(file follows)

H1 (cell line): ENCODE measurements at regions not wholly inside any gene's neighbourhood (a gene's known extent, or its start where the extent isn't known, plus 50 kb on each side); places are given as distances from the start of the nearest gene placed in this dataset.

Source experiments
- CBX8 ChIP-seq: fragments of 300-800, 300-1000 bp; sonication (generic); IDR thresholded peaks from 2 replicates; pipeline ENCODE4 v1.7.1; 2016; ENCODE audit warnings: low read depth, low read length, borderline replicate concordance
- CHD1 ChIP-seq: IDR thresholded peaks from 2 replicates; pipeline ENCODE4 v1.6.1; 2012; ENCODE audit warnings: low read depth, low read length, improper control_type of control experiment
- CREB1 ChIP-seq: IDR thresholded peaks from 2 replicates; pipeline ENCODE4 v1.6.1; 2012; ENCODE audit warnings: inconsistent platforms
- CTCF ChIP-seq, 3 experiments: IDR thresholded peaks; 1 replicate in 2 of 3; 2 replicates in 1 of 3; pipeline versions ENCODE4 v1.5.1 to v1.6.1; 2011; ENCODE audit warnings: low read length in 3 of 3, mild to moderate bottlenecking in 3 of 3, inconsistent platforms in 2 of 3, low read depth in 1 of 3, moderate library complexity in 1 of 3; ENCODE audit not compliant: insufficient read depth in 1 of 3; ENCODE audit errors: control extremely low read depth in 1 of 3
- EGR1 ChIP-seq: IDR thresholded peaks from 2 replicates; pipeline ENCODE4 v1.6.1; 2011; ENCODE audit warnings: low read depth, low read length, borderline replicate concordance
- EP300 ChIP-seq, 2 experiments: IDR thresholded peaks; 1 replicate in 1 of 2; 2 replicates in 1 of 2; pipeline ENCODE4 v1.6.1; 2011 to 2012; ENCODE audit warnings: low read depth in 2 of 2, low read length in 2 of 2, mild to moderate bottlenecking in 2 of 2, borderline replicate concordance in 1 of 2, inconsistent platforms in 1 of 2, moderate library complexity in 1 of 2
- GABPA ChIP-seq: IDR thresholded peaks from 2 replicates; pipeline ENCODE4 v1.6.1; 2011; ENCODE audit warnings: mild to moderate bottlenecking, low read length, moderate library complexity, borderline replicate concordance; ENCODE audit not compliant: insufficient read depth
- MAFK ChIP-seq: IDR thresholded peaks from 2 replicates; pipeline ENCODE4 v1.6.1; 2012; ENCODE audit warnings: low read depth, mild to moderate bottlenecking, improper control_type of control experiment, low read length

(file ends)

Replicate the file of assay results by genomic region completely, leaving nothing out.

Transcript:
H1 (cell line): ENCODE measurements at regions not wholly inside any gene's neighbourhood (a gene's known extent, or its start where the extent isn't known, plus 50 kb on each side); places are given as distances from the start of the nearest gene placed in this dataset.

Source experiments
- CBX8 ChIP-seq: fragments of 300-800, 300-1000 bp; sonication (generic); IDR thresholded peaks from 2 replicates; pipeline ENCODE4 v1.7.1; 2016; ENCODE audit warnings: low read depth, low read length, borderline replicate concordance
- CHD1 ChIP-seq: IDR thresholded peaks from 2 replicates; pipeline ENCODE4 v1.6.1; 2012; ENCODE audit warnings: low read depth, low read length, improper control_type of control experiment
- CREB1 ChIP-seq: IDR thresholded peaks from 2 replicates; pipeline ENCODE4 v1.6.1; 2012; ENCODE audit warnings: inconsistent platforms
- CTCF ChIP-seq, 3 experiments: IDR thresholded peaks; 1 replicate in 2 of 3; 2 replicates in 1 of 3; pipeline versions ENCODE4 v1.5.1 to v1.6.1; 2011; ENCODE audit warnings: low read length in 3 of 3, mild to moderate bottlenecking in 3 of 3, inconsistent platforms in 2 of 3, low read depth in 1 of 3, moderate library complexity in 1 of 3; ENCODE audit not compliant: insufficient read depth in 1 of 3; ENCODE audit errors: control extremely low read depth in 1 of 3
- EGR1 ChIP-seq: IDR thresholded peaks from 2 replicates; pipeline ENCODE4 v1.6.1; 2011; ENCODE audit warnings: low read depth, low read length, borderline replicate concordance
- EP300 ChIP-seq, 2 experiments: IDR thresholded peaks; 1 replicate in 1 of 2; 2 replicates in 1 of 2; pipeline ENCODE4 v1.6.1; 2011 to 2012; ENCODE audit warnings: low read depth in 2 of 2, low read length in 2 of 2, mild to moderate bottlenecking in 2 of 2, borderline replicate concordance in 1 of 2, inconsistent platforms in 1 of 2, moderate library complexity in 1 of 2
- GABPA ChIP-seq: IDR thresholded peaks from 2 replicates; pipeline ENCODE4 v1.6.1; 2011; ENCODE audit warnings: mild to moderate bottlenecking, low read length, moderate library complexity, borderline replicate concordance; ENCODE audit not compliant: insufficient read depth
- MAFK ChIP-seq: IDR thresholded peaks from 2 replicates; pipeline ENCODE4 v1.6.1; 2012; ENCODE audit warnings: low read depth, mild to moderate bottlenecking, improper control_type of control experiment, low read length